Oregon State Treasurer Tobias Read landed a guest essay in last weekend’s New York Times. Read notes that states such as Texas and Florida have warned that certain financial firms and funds could be barred from doing business with the states’ pension plans because the funds are considering environmental risks in their investment decisions regarding the fossil fuel industry. Read argues that these policies are short-sighted and politically driven — and that they’ll end up harming public servants “whose retirement money won’t be managed for a world being disrupted by a rapidly changing climate.”
Here’s an interesting story from High Country News story on news deserts, those growing areas of the nation without affordable access to reliable sources of local news. The story outlines some alternative approaches that some journalists are experimenting with, but the cool thing about the package is that it comes with a nifty map that helps you pinpoint the location of the nation’s news deserts. There are a lot more of those than there were 20 years ago.
You’ve heard about (and no doubt know) people who are making a point about avoiding the news. Joshua Benton at Harvard’s Neiman Lab wrote this week about another reason why people are doing that: anticipated anxiety — that is, people anticipate that the news will make them anxious without being relevant to their lives. So part of the trick here for journalists is to continue making the case for relevance. The anxiety, however, may be unavoidable.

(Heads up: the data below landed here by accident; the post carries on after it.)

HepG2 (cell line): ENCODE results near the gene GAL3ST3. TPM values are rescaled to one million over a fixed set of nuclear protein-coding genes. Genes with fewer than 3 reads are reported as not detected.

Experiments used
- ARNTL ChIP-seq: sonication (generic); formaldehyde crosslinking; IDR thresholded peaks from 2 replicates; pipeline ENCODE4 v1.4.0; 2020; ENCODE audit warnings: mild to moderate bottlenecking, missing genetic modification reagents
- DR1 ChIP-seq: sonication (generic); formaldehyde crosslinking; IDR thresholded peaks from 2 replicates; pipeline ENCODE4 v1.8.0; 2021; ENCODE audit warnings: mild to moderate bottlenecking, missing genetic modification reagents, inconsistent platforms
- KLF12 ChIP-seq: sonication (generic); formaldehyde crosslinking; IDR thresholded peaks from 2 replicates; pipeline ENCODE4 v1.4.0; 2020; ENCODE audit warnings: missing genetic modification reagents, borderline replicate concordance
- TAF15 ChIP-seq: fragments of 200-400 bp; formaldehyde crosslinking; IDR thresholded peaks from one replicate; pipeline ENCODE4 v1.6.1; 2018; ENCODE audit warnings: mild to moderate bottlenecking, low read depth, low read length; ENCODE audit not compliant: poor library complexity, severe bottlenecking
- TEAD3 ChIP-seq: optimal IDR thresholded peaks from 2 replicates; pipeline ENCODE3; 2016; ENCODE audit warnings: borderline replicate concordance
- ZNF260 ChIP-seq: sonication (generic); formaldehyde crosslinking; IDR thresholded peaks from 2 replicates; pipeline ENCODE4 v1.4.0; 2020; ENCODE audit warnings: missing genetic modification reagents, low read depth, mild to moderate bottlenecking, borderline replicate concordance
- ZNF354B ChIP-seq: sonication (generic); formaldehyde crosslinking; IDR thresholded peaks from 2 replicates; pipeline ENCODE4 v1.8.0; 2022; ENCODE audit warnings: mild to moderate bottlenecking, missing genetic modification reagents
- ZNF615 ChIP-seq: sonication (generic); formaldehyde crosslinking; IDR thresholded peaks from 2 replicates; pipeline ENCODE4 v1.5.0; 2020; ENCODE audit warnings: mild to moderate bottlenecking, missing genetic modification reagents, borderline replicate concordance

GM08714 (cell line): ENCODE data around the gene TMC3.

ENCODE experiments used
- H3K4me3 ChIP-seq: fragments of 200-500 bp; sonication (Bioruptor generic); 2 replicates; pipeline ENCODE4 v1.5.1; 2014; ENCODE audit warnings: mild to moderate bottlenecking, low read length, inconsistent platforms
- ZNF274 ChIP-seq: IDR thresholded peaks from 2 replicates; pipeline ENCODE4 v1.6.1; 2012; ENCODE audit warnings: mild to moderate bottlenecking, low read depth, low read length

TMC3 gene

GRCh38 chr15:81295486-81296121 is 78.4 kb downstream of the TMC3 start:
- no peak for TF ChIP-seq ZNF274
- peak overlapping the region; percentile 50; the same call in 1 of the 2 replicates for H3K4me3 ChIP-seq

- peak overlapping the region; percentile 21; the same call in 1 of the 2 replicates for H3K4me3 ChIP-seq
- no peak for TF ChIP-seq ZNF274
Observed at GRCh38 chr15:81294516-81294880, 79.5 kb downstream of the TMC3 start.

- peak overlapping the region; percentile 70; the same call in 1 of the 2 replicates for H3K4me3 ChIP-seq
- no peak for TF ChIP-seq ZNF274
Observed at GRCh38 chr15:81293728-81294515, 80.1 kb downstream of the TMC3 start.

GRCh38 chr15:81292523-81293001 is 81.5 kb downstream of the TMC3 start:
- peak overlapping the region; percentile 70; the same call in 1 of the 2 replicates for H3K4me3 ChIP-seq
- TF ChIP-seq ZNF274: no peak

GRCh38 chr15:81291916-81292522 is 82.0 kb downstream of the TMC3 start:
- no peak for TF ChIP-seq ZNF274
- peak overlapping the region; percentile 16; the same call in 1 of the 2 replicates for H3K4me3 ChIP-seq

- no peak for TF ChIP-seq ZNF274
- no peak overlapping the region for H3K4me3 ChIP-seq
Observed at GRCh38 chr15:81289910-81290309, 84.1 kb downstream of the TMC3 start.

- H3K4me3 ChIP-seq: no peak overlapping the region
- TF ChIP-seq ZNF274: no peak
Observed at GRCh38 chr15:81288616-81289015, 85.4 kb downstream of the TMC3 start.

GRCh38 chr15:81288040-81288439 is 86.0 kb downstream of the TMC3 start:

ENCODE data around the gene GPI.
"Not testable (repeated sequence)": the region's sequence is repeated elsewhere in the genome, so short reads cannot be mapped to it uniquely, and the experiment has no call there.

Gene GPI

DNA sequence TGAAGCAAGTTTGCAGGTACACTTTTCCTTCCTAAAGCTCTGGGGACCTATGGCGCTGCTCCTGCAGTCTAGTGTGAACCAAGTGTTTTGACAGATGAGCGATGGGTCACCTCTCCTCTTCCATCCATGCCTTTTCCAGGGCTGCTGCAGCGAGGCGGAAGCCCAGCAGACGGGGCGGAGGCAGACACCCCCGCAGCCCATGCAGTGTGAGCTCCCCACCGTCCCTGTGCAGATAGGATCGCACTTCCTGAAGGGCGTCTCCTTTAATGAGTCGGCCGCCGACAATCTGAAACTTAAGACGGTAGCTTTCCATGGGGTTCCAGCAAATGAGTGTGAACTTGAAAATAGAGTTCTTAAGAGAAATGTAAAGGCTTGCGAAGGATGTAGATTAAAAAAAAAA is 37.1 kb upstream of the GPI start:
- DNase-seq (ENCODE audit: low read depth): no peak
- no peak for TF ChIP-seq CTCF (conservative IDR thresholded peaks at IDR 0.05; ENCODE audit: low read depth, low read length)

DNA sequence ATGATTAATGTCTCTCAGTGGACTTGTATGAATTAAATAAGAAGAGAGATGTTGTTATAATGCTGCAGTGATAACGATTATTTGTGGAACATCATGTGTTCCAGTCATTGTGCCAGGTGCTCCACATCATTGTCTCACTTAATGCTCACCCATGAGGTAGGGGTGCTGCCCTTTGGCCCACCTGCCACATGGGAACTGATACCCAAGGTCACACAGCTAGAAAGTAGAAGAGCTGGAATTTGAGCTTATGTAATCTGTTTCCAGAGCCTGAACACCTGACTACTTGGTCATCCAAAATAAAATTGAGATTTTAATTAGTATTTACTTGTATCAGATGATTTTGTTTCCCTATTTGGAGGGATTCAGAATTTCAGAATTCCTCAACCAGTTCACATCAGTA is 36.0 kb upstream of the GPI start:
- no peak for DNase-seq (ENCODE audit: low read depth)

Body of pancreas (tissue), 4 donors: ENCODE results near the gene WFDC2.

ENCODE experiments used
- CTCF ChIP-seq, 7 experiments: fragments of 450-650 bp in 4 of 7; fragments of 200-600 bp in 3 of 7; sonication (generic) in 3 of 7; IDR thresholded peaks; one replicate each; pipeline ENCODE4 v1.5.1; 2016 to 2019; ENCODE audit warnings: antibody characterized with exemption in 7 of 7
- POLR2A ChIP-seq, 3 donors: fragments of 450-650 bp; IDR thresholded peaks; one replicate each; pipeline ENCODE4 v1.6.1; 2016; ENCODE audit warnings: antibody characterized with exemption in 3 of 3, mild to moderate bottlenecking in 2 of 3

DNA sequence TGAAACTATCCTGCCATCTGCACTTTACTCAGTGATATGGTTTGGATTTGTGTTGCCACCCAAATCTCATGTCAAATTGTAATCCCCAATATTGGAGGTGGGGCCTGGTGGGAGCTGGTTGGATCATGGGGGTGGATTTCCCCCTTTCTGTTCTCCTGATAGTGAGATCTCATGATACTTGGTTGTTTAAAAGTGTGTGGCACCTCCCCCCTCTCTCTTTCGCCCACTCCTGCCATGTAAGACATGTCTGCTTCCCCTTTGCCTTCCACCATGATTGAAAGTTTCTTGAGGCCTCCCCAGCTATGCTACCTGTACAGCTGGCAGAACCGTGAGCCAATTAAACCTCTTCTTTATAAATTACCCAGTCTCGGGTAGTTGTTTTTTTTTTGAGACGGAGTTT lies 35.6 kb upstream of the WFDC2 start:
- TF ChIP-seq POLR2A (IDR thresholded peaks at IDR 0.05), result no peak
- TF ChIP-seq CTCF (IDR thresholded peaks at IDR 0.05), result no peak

Here’s a story from Jeff Manning at The Oregonian/OregonLive about what almost certainly is the state’s first “Living Building” — that is, it pulls all of its power from the sun, it collects and treats all the water it needs and it composts all its waste. The really remarkable thing is that Portland project came together without any backing from the public sector. This story is exclusive to Oregonian subscribers.
I spent way too much time this past week thinking about the controversies surrounding Olivia Wilde’s new thriller, “Don’t Worry, Darling” — and, in particular, wondering if any of these brouhahas would have generated anywhere near the attention they have if the movie had been directed by a man. Somehow, I don’t think so. Wilde acquitted herself well, I thought, on an episode this week with “The Late Show with Stephen Colbert.” Sadly, it doesn’t appear that the movie is that good: My elder daughter gave it a “D” and The Atlantic’s David Sims pinpointed two big issues with the movie: One is a script he calls underbaked. The other is Harry Styles.
Did you get that Amber Alert Sunday night about the car stolen in Portland with a sleeping 7-year-old in the backseat? Yes? Here’s how it ended: Some 10 minutes after the alert went out, police spotted the car — with the girl still sleeping in the back, the doors all locked and no one else in the car. Police think the suspect abandoned the car after noticing the child in the back. The car was found about 2.5 miles from where it originally was stolen. Maxine Bernstein of The Oregonian/OregonLive has all the details.